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Best hosting os





rtm516
Hello guys what do you think is the best os for hosting webservers and databases and stuff like that?
dude_xyx
Anything Based on Linux. I use CentOS for my VPS. You need Linux to install many useful software like cPanel. Also it's free and if you want a Windows server then you need to pay a lot.
Peterssidan
Yeah, I also say Linux because it's free and there are a lot of free software you can install, and it's easy to find solution to problems online.
Da Rossa
I will "third" what dude_xyx and Peterssidan. Since we're not talking about a end-user desktop OS, Linux is the way to go. Things just work fine and they're (in theory) free. Of course you'll pay for the hosting and for some support if you go for a enterprise solution. But that's it.
RosenCruz
I use CentOS Minimal x86 on my VPS server with a free hosting control called Vesta CP.

I host a few Wordpress blogs on it works just fine.

Debian is another popular choice.
johans
Linux i think.
Marcuzzo
The question was "What is the Best OS for hosting webservers?"

first of all, I'm pissed at something else but I need to ventilate a little Very Happy so here come the ranting:

1. Linux is not an OS but a Kernel, period, not an OS!

2. "Linux Hosting" is a marketing strategy: as long as you're in a shared environment you will never get to see the linux part unless you're managing the server. And because you read "'linux' hosting" your brain will see "'cheap' hosting".
Like here on Frihost, these (virtual) machines are ALL running on linux ( my best guess is Debian )/.

As for the actual OS
IMO Linux distributions are a better for web hosting because you only need to pay for the (Virtual) Machine. don't get me wrong as a systems administrator I love windows server but that is usually related to software/OS deployment.


There are 2 mayor types of hosting you will come across when searching for hosting.

1. (Dedicated) Virtual Private Servers
This one is also split up into several segments.
Where some providers let you access the machine with ssh or install your own distribution of choice manually others may provide you with a list of "supported" Operating systems.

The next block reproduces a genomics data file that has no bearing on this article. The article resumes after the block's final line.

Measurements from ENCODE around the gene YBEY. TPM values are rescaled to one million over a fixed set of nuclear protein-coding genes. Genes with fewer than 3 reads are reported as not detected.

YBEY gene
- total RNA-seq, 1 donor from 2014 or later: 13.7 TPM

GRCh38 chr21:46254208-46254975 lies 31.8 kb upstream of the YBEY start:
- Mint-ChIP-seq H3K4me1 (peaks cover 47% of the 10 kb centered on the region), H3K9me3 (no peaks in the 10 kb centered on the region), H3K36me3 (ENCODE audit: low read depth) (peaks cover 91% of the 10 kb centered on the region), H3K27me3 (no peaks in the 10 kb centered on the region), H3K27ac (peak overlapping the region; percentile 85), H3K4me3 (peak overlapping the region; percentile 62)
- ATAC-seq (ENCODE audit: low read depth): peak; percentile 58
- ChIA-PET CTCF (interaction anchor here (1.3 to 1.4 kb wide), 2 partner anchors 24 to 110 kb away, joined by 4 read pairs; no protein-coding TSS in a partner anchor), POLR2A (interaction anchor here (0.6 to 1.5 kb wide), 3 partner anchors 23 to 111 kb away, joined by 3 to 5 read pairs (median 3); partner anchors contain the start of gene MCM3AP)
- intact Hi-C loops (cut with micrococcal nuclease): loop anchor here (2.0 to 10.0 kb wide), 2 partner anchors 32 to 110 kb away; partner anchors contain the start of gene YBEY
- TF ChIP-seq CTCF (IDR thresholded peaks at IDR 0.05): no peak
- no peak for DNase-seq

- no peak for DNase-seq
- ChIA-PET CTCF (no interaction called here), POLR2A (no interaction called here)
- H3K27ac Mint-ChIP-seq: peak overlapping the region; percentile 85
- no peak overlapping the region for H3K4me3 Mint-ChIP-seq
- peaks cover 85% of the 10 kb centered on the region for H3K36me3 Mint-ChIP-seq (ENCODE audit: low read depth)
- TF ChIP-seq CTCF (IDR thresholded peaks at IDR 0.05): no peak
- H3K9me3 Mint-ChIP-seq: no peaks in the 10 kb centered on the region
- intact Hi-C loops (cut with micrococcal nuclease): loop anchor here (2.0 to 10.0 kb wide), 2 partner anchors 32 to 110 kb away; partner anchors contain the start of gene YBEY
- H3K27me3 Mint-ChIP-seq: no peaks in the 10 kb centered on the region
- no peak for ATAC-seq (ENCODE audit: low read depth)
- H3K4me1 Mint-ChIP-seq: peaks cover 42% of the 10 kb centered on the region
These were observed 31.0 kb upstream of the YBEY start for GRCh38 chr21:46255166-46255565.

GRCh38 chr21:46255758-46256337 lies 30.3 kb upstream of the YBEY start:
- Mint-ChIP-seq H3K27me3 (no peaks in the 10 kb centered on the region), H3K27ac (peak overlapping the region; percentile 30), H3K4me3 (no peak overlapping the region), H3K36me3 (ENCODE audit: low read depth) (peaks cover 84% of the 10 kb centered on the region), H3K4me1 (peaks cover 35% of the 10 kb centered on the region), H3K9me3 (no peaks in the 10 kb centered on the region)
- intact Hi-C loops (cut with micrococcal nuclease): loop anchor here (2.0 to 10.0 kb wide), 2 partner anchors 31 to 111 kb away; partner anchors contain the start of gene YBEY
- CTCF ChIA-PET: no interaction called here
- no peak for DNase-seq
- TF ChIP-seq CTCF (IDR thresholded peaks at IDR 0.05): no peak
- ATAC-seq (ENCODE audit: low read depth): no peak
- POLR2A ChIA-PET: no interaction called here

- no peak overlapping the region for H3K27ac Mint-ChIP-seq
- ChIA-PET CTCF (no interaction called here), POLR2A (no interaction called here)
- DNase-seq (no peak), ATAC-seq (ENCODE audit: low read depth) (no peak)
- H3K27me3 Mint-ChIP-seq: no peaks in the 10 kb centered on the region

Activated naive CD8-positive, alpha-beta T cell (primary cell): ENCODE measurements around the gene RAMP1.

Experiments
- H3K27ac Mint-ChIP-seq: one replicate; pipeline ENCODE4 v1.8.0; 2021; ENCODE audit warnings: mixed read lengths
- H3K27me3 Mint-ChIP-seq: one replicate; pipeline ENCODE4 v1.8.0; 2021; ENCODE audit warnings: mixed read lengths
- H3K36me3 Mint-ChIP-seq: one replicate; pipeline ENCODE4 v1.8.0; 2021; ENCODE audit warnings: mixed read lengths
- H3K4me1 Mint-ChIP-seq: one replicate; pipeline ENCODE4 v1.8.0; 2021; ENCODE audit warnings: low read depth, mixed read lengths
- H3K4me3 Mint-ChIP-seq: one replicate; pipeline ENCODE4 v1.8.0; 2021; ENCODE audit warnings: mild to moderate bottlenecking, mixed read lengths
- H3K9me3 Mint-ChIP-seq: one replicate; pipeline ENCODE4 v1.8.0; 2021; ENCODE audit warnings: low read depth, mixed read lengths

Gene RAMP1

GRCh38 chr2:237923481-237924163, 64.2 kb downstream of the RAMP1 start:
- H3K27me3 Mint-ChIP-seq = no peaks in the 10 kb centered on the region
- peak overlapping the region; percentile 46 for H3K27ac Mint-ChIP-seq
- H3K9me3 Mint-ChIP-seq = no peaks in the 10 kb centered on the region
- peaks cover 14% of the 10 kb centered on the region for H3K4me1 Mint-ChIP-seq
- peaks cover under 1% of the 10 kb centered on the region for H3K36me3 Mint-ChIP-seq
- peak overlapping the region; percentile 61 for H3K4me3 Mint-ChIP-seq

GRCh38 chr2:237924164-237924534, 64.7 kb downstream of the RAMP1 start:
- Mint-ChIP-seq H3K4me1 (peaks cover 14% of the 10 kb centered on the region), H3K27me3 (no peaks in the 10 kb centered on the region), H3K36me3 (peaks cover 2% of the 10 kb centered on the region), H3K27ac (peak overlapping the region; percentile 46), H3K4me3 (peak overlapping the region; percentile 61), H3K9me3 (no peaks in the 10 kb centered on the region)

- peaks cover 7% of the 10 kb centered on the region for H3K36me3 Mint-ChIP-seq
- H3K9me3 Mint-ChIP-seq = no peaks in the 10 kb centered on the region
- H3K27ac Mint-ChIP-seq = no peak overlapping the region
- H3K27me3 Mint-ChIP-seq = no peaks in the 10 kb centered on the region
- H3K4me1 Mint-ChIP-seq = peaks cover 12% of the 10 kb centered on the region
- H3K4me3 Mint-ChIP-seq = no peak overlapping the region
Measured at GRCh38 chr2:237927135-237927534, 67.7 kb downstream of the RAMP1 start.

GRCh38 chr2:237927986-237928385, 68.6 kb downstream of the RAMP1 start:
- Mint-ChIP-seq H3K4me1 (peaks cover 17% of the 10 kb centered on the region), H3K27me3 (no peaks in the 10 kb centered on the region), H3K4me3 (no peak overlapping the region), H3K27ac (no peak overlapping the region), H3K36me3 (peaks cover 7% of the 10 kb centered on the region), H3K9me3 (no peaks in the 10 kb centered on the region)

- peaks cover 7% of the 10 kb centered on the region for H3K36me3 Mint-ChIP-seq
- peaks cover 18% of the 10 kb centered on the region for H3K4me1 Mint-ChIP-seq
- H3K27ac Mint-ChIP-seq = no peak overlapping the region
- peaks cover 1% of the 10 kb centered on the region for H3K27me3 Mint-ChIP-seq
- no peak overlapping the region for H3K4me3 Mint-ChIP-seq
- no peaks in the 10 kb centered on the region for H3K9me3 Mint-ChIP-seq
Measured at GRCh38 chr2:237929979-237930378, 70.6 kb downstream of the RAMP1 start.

when you go for a VPS you need to consider a lot more then just the code. you need to secure the server, keep it updated and so on.

2. Reseller Web Hosting
Most hosting providers you will find will be reseller hosting providers.
2.a. Frihost is a reseller. (except you don't pay money but you post )
To become a reseller you can either buy a reseller hosting package at a provider OR you can get a costly VPS and do it yourself.


now, OP, with that information... what are you going to do with it?!
ephedrandrox
I prefer OpenBSD because of its security though it will be more of a hassle to set up. Worth the time learning.
quanmechanix
Just use a Linux Distribution which has many sources and packages that are reliable. The more sources and packages your Linux Distribution you have, the more powerful and the more utility tools you can rely on when it comes to tedious and hard tasks. Cool
Simonjw
Marcuzzo wrote:
The question was "What is the Best OS for hosting webservers?"

first of all, I'm pissed at something else but I need to ventilate a little Very Happy so here come the ranting:

1. Linux is not an OS but a Kernel, period, not an OS!

2. "Linux Hosting" is a marketing strategy: as long as you're in a shared environment you will never get to see the linux part unless you're managing the server. And because you read "'linux' hosting" your brain will see "'cheap' hosting".
Like here on Frihost, these (virtual) machines are ALL running on linux ( my best guess is Debian )/.

As for the actual OS
IMO Linux distributions are a better for web hosting because you only need to pay for the (Virtual) Machine. don't get me wrong as a systems administrator I love windows server but that is usually related to software/OS deployment.


Marcuzzo,

Linux is an operating system that evolved from a Kernel, so there is somewhat a valid point in your statement. "Linux" is just an interface between hardware and the apps/services/software which a user runs on it.

All hardware chips need a kernel to tell them what a piece of software needs them to do, without a kernel the system will not exist. Linux is far more than a Kernel now as IT IS an Operating System because we use it as an alternative to other Operating Systems like Windows, MS-DOS, Mac OS etc.

Just because it was started as a Kernel, doesn't mean it was to stay that way, the same as Windows was once just a Kernel and then was built upon.

But that's just my rant for this part Smile

Simon
korryaldrin
Linux Any time
Simonjw
So it's been a while since I posted here and after this while away and all the odd things that have happened to me personally and to others in the online world, I will have to say any OS with server capabilities could be the better OS.